Daniel Livingston has become comfortably numb.
The remnants of childhood abuse, a lifetime of denial, a marriage that was more contract than communion, an accident that left his right arm mangled beyond use, and ultimately, a divorce that didn’t set him free as much as it sent him freefalling into the alcohol soaked end of the male flesh-pool—because the faith end of that pool was all dried up—have all served to turn Daniel into a cleverly crafted facsimile of a happy man.
But the truth is that Daniel has always been more comfortable living the lie, so much so that he’s built his entire adult life upon the foundation of artifice and has become aggressively removed from his feelings because emotions have no place in a life in which business is business and money is the illusion of contentment. Daniel’s faith is the currency he’s forfeited because he won’t gamble on the belief that there’s such a thing as happily-ever-after. And he certainly doesn’t believe he’s worthy of an honorable and decent man like Cameron Rooney.
For Daniel to be the sort of man Cam could love, he would have to grow a conscience, but that’s easier said than done when the landscape of your life has wasted under the drought of trust and the emptiness in the expectation that if you throw enough money at people you can buy your way around having to live up—or down—to their belief of who you are. That still small voice of Daniel’s has been buried six-feet under for an awfully long time, and to exhume it means to make something entirely different of himself within the place he’s been grounded for so long. The first step in cultivating this new life is honesty, and honesty begins and ends with the sacrifice of his own future in order to spare the future of the man he loves.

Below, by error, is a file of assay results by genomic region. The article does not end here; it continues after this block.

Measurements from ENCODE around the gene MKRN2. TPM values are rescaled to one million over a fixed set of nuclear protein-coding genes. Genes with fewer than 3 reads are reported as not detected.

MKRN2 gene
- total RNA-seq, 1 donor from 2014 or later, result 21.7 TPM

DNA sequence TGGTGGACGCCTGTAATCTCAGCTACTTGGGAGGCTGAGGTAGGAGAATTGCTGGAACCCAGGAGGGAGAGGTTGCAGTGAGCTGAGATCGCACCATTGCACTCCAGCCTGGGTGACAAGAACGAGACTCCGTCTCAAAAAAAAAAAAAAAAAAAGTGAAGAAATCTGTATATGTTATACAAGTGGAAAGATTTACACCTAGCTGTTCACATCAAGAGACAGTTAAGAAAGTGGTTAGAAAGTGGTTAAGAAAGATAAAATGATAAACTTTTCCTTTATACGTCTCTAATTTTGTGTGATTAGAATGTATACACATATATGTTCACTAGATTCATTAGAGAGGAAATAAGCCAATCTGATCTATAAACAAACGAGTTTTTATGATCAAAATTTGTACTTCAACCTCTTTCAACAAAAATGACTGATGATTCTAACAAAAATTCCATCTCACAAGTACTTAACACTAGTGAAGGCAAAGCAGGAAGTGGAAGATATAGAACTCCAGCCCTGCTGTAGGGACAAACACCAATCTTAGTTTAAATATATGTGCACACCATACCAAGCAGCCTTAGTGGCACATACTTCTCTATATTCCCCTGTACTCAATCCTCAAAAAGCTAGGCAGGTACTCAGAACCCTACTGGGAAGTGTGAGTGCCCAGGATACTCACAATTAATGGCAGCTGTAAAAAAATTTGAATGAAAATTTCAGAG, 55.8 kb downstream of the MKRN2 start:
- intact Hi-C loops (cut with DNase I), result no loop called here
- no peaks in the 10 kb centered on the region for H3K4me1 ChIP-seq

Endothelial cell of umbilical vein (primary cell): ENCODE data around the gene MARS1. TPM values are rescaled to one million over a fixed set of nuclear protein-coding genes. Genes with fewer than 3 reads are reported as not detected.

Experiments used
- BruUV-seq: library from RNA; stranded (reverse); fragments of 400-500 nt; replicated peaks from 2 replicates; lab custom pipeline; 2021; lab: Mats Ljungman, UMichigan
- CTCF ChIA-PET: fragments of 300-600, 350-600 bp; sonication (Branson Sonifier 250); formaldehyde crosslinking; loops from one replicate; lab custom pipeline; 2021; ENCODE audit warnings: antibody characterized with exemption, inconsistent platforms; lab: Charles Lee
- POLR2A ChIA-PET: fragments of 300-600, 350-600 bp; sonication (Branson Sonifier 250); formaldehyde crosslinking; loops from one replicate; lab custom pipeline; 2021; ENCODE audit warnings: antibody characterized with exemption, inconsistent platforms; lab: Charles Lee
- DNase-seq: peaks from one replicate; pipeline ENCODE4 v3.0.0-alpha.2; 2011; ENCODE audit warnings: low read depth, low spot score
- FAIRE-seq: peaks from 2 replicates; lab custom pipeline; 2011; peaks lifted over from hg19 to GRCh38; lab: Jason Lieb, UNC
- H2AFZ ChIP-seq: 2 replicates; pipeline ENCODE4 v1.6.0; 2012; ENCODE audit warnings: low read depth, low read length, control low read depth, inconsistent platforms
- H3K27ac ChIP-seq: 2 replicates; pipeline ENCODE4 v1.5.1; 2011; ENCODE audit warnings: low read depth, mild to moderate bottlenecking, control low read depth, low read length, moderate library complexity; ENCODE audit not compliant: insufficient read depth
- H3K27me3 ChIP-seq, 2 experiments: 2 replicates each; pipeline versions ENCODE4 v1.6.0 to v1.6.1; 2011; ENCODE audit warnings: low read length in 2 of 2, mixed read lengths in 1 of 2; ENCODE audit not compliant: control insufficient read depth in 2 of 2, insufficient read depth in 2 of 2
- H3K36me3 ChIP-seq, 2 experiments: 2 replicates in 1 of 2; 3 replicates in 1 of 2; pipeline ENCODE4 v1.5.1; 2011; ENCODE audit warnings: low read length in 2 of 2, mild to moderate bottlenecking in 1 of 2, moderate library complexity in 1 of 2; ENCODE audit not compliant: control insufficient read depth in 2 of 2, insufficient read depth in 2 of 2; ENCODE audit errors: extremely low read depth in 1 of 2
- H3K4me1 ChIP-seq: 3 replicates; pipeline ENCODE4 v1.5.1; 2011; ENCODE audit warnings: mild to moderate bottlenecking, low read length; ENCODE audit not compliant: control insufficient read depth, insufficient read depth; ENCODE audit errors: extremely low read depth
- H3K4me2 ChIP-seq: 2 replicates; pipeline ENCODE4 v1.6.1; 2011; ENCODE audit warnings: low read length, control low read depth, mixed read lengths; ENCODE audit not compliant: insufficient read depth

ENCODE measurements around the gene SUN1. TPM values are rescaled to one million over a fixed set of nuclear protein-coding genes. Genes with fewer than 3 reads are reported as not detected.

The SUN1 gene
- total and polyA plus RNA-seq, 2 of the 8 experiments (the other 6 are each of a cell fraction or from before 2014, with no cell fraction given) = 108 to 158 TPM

Santo Ignacio is the sort of place that embraces you if it wants to keep you, sometimes in spite of whether or not that person wants to be kept, but in Daniel’s case, St. Nacho’s has about as much use for him as he has for St. Nacho’s—which is very little. There was a time when a goldmine of real estate opportunity like this sleepy seaside community would have sent the dollar signs of potential spinning in the empty vault of Daniel’s ethics, but that was before Cam, and before Daniel came to the realization that Cam’s happiness is all he needs to make himself happy. It’s the jumping off point for Daniel to prove to Cam and the entire town that the truth has set him free, and that compassion and doing what’s right can be rewarded tenfold in the end.
The St. Nacho’s series isn’t a paper world and cardboard cut-out characters. Z.A. Maxfield has dreamt of and shared with her readers the sort of place you wish truly existed, a place where you’d want nothing more than to buy a little beachfront bungalow and embrace the bold and colorful palette of people you’d be glad to call friends and neighbors. That element of connection elevated these books to something more for me than a simple way to pass the time.
This series has been yet another addiction, and another addition to the long list of books that leave me in awe of the ability to write and create. They are stories of broken men who are healed by love, kindness, and patience. They are stories of atonement and redemption, trust and faith, truth and healing. They are eminently romantic and utterly readable, in an I-couldn’t-put-them-down kind of way.
I’m not sure if this is the end or not. There isn’t a clear set-up that there’ll be more St. Nacho’s books looming on the horizon, but I sure hope there are. I’d hate to see it end so soon.
Buy The Book of Daniel HERE.